Second is that they can’t connect dots, meaning they don’t know the levers of the business and the cause and effect of pulling different levers, whether it’s financial, people issues or external factors.

Reimer: How do you think about return on investment of your learning and development efforts?

Garbus: I think of it in terms of return on expectation. What does success look like in this area that you’re investing in? What are you trying to achieve? For example, cybersecurity is an enormously important part of the risk market right now. How are you acquiring talent and building capabilities in that area?

We want our leaders to understand it, and we want our people to have the technical competence to deliver those capabilities. We’re going to make it happen by doing an integrated plan, which is not just training and development. It’s about pulling multiple levers: hiring, retention, mobility, reward, and development.

Bryant: What are the X-factors that separate the best employees from everyone else?

Garbus: There are a few. They are adults with clear perspective on the relative importance of any issue. They have a certain amount of agility, meaning they pivot well and fast. They get right to the heart of an issue, and derive meaning quickly.

They know the relative importance of a situation, and they know how to weigh those situations in terms of importance. They have a strong network They know how to rely on the right people at the right time.

How do you derive meaning from gray?

Ambiguity management is also a crucial skill. Most things are gray, so how do you derive meaning from gray, and are you comfortable and confident in navigating the gray? Another X-factor is being able to take the complex and make it simple, and then create a simple narrative to help communicate the message.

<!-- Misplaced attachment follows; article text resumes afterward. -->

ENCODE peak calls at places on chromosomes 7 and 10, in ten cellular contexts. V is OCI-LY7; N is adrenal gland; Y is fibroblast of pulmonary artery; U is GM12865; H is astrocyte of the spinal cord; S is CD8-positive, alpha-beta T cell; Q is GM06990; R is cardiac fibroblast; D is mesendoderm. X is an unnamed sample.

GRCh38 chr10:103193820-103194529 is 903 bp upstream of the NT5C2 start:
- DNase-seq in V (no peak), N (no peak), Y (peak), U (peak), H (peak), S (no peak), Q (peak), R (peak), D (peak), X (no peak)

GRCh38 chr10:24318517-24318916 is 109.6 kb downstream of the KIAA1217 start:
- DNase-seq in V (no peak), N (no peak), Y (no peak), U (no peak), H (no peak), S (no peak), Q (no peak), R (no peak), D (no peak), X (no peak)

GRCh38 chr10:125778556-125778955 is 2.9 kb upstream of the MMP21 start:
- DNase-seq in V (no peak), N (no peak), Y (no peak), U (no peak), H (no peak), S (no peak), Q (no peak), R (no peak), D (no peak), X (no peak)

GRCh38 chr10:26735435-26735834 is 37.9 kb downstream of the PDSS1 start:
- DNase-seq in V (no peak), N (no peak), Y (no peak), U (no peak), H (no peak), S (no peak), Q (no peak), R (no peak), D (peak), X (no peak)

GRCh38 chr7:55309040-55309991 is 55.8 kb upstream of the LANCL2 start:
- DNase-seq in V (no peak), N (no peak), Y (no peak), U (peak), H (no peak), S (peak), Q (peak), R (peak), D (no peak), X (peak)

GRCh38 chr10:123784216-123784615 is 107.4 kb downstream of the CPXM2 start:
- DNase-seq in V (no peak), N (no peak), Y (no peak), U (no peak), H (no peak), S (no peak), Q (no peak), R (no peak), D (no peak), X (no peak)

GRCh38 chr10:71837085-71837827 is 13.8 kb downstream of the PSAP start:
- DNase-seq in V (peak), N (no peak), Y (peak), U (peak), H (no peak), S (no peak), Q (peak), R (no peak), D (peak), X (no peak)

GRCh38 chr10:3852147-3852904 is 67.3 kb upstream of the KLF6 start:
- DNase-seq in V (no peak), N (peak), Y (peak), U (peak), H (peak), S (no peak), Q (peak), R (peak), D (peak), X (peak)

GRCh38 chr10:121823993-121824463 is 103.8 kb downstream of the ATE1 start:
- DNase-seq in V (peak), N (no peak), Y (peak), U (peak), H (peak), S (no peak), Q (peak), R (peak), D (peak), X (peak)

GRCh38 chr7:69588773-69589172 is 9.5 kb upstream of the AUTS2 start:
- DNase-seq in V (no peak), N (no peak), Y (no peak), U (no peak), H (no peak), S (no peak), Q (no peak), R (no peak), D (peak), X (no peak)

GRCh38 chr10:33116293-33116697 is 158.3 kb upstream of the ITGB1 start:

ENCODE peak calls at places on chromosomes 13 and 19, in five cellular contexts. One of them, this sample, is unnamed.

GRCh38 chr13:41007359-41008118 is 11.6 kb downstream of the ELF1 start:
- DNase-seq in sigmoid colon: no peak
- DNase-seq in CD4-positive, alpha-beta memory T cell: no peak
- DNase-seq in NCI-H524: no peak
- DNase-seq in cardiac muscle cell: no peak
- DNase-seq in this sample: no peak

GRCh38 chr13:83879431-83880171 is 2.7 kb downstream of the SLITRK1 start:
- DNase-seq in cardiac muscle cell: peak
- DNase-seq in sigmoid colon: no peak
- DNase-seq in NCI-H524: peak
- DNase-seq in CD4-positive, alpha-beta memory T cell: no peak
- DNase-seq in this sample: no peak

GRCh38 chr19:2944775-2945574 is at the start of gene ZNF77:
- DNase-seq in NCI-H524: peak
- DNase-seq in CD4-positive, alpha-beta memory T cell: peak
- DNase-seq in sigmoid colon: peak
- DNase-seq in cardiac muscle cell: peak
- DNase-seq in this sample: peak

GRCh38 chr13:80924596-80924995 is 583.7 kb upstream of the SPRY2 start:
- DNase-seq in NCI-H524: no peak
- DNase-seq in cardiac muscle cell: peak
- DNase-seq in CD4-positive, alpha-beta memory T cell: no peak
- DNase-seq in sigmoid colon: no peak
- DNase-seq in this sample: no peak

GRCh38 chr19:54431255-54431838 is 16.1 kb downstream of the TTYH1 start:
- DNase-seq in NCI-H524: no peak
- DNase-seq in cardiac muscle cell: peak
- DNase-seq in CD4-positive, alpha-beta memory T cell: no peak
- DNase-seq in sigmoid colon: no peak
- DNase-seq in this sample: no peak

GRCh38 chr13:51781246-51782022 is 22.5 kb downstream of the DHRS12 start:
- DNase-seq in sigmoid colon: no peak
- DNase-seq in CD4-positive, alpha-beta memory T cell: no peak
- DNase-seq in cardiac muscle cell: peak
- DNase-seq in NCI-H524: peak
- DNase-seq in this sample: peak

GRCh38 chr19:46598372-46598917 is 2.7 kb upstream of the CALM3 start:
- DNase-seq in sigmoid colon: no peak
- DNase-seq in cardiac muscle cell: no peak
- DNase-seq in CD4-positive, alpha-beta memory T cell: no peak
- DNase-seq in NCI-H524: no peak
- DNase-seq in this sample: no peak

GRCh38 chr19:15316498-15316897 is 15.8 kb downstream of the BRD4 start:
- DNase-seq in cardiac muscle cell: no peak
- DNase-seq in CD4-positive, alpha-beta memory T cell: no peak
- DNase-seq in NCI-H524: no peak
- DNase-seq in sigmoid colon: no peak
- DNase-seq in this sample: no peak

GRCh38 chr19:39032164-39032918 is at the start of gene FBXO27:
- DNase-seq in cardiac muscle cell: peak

Reimer: What were important influences that really shaped who you are today?

Garbus: I didn’t grow up with a lot, so the notion of security is really important to me. No one’s going to starve in this house if I lose my job, but that doesn’t stop me from worrying every day that life could change and that it’s very fragile.

Later in life, I had throat cancer. There was a particularly memorable day in 2010 after my treatment. I had chemo and radiation and surgery. It had been a rough summer. I was at the train station to head back into the office in New York for the first time and I was feeling weak and sorry for myself. I was still using a feeding tube to eat.

Then I walked up the stairs near the train station, and there’s a rattling noise at the ticket machine. It was a blind man trying to get his ticket out of the machine and I had to assist him. Moments like that really put things in perspective and cause you to question the stories you tell yourself about your circumstances compared to some other people. I was very grateful for that moment.